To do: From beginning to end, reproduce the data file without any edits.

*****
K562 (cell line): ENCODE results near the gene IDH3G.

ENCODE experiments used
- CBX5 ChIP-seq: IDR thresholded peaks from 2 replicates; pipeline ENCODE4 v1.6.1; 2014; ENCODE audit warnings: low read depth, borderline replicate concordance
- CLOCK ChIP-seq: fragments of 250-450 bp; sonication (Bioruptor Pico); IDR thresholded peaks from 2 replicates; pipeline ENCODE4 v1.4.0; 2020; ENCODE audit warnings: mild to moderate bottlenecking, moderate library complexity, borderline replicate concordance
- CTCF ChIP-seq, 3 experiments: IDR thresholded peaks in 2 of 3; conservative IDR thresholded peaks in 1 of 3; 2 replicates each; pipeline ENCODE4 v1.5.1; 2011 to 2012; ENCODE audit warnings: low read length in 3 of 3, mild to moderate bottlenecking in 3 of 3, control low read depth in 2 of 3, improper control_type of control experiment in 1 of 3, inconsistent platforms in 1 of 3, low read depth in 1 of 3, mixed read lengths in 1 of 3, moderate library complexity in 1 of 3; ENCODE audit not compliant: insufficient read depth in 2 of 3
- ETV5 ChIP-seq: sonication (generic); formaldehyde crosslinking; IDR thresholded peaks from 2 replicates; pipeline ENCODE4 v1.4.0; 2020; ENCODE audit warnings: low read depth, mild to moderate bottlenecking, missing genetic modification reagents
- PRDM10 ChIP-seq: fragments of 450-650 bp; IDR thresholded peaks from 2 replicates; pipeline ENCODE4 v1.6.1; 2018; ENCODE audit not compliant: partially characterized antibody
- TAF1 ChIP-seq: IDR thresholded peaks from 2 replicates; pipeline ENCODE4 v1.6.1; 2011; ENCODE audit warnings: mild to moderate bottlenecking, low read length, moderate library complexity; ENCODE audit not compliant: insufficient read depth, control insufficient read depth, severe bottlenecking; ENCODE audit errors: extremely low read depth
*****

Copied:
K562 (cell line): ENCODE results near the gene IDH3G.

ENCODE experiments used
- CBX5 ChIP-seq: IDR thresholded peaks from 2 replicates; pipeline ENCODE4 v1.6.1; 2014; ENCODE audit warnings: low read depth, borderline replicate concordance
- CLOCK ChIP-seq: fragments of 250-450 bp; sonication (Bioruptor Pico); IDR thresholded peaks from 2 replicates; pipeline ENCODE4 v1.4.0; 2020; ENCODE audit warnings: mild to moderate bottlenecking, moderate library complexity, borderline replicate concordance
- CTCF ChIP-seq, 3 experiments: IDR thresholded peaks in 2 of 3; conservative IDR thresholded peaks in 1 of 3; 2 replicates each; pipeline ENCODE4 v1.5.1; 2011 to 2012; ENCODE audit warnings: low read length in 3 of 3, mild to moderate bottlenecking in 3 of 3, control low read depth in 2 of 3, improper control_type of control experiment in 1 of 3, inconsistent platforms in 1 of 3, low read depth in 1 of 3, mixed read lengths in 1 of 3, moderate library complexity in 1 of 3; ENCODE audit not compliant: insufficient read depth in 2 of 3
- ETV5 ChIP-seq: sonication (generic); formaldehyde crosslinking; IDR thresholded peaks from 2 replicates; pipeline ENCODE4 v1.4.0; 2020; ENCODE audit warnings: low read depth, mild to moderate bottlenecking, missing genetic modification reagents
- PRDM10 ChIP-seq: fragments of 450-650 bp; IDR thresholded peaks from 2 replicates; pipeline ENCODE4 v1.6.1; 2018; ENCODE audit not compliant: partially characterized antibody
- TAF1 ChIP-seq: IDR thresholded peaks from 2 replicates; pipeline ENCODE4 v1.6.1; 2011; ENCODE audit warnings: mild to moderate bottlenecking, low read length, moderate library complexity; ENCODE audit not compliant: insufficient read depth, control insufficient read depth, severe bottlenecking; ENCODE audit errors: extremely low read depth